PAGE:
As with many of the new psychedelic electropop acts — which got their own redheaded stepchild of a moniker in the now groan-inducing term "chillwave" — Salem's popularity arose out of nowhere. Its Midwestern members are inexperienced musicians who were unknown before this project. Its music is so simple as to be almost maddening, filled with a vast negative space between repetitive beats and reverberating keyboard lines. And as with bands of the chillwave ilk, Salem benefits from an apparent willingness in listeners to imbue this emptiness with meaning, to view the lack of something graspable as a worthwhile something in itself. Either way, Salem's music is more of an impressionistic mood sketch than a coherent statement delivered. Judged on those terms, its moments of grayish doom can be considered a modest success.

Yet there's something totally hatable about Salem, something that in recent months has caused music writers to dogpile on the band with an M.I.A's.-truffle-fry fury. There is, of course the insane backstory of member John Holland, who told an interviewer for Butt magazine in 2008 that he used to work as a prostitute in Michigan and Chicago. There's the members' alleged predilection for massive amounts of alcohol and hard drugs, and the fact that those habits, according to interviews, played a role in Holland dropping out of the private art school he attended in Chicago. There's the fact that Holland used to work at American Apparel. The fact that several of the band's live shows were documented as utterly disastrous, and the members say they don't care. That Donoghue slept through a New York Times interview, cementing a reputation for apathy. That they borrow liberally from many styles of music about which they have apparently little knowledge and interest. Also, that Donoghue's detuned vocals are an obvious attempt to sound black and get away with saying things like a black rapper might say them, without actually being black.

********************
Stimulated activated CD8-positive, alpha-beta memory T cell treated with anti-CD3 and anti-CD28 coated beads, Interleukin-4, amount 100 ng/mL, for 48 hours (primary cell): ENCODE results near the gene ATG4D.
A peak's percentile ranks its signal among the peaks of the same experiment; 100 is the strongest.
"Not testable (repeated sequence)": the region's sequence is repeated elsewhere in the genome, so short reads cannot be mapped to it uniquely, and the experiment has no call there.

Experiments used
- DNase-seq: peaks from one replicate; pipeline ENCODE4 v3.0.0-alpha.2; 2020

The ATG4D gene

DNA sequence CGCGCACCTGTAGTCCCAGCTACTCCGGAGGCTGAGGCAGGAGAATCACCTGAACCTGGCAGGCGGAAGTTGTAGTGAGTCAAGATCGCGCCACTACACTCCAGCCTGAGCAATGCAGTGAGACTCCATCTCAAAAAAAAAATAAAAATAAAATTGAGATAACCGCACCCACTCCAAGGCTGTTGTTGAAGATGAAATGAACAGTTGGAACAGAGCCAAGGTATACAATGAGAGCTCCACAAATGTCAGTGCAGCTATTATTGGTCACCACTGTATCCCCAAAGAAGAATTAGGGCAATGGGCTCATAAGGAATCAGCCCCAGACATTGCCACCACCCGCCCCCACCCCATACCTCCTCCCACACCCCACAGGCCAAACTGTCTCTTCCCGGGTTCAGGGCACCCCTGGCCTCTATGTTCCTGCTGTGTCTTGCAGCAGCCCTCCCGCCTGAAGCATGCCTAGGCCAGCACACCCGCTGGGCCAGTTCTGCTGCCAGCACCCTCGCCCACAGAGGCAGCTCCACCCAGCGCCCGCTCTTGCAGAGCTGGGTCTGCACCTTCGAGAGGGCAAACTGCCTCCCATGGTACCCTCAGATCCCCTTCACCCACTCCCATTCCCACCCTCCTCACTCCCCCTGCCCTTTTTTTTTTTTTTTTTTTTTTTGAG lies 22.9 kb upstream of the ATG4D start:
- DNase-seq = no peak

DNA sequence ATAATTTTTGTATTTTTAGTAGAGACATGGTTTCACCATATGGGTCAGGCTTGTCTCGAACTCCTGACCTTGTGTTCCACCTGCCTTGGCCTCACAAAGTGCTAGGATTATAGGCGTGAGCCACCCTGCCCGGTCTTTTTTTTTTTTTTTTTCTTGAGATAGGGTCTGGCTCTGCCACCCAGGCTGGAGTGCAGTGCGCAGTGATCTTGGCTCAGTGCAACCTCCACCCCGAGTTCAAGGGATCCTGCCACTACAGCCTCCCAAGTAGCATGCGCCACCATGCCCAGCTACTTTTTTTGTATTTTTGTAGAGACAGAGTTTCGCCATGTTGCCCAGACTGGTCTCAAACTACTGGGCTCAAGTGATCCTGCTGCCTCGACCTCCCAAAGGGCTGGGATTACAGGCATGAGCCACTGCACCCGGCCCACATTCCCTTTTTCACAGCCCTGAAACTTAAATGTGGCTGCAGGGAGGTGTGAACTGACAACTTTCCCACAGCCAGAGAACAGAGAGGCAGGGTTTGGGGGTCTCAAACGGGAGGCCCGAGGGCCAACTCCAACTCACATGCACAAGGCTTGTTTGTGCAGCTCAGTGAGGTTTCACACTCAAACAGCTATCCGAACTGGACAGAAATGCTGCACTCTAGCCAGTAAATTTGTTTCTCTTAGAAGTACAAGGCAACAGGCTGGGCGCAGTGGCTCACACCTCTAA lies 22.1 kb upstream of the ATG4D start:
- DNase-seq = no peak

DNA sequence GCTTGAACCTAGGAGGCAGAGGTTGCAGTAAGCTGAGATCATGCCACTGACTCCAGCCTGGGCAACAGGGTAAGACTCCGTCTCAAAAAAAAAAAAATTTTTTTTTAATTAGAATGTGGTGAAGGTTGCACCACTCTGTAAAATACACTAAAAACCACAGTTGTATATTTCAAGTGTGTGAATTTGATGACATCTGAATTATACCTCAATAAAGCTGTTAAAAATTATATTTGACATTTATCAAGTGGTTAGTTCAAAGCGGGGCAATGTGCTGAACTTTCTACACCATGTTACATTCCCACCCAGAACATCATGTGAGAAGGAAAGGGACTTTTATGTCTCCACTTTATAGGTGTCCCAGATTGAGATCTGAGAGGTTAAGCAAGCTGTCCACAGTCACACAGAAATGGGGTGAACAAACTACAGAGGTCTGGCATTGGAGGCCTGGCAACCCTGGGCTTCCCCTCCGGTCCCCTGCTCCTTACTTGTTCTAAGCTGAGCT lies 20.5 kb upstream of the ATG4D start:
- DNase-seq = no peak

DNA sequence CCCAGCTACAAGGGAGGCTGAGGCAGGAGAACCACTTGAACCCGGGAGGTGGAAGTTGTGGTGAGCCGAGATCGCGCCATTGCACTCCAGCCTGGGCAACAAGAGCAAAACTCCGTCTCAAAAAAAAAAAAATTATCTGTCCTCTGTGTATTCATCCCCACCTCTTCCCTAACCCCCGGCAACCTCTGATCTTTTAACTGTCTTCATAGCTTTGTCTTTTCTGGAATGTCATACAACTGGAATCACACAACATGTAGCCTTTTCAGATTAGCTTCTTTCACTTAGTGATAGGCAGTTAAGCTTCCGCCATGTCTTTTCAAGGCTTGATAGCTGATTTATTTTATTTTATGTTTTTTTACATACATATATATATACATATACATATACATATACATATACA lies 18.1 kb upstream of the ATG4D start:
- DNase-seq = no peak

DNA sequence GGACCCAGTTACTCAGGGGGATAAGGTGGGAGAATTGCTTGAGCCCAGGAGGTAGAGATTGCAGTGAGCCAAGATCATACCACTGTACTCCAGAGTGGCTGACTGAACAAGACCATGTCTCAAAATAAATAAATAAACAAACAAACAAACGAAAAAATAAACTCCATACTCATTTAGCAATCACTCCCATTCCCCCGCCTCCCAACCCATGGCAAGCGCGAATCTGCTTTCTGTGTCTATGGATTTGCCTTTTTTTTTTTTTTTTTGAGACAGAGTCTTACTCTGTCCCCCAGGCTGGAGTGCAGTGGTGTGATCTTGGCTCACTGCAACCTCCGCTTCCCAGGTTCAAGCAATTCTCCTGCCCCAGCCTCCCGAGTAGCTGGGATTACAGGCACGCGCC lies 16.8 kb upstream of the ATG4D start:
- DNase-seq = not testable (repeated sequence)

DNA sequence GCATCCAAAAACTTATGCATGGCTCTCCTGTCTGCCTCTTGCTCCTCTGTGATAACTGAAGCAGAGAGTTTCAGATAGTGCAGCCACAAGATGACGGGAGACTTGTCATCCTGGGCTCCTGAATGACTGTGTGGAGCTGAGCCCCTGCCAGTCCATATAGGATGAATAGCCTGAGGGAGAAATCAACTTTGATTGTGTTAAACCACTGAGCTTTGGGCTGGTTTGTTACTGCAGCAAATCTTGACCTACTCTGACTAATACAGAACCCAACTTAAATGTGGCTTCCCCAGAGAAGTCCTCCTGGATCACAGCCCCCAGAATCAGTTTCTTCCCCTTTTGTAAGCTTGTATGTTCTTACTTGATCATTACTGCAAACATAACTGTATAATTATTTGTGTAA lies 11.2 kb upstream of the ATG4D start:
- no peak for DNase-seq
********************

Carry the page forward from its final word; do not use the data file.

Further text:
But what most conclusively ended Salem's two-year buzz-orgy were the words "rape gaze." Tossed out in Pitchfork's September review of King Night as a possible synonym for the bemoaned term "witch house," the phrase sparked a minor controversy on the web. The Village Voice went digging for its origin and found an explanation in Brooklyn's Creep, a witch house duo that said it coined the "play on words" (referring to the genre "shoegaze") as a label in self-mockery. Since then, everyone, including Salem, has disowned the term, reassuring us that no sexual violence toward anyone was advocated. Pitchfork even took the phrase out of its King Night review, adding an editor's note at the bottom explaining why. With that — and given the ample amount of other ammunition Salem has given its detractors — the slamming only accelerated, peaking with prominent Voice critic Christopher R. Weingarten blasting Salem's "Trapdoor" as the sixth worst song of 2010.

Yet there's hardly a sign that Salem deserves such strong feelings — either positive or negative. Underneath all the hype and the backstory, King Night is just a dark drag of a listen — neither terribly revolutionary, nor a total failure. But good luck judging this band solely by its music.

About The Author

Ian S. Port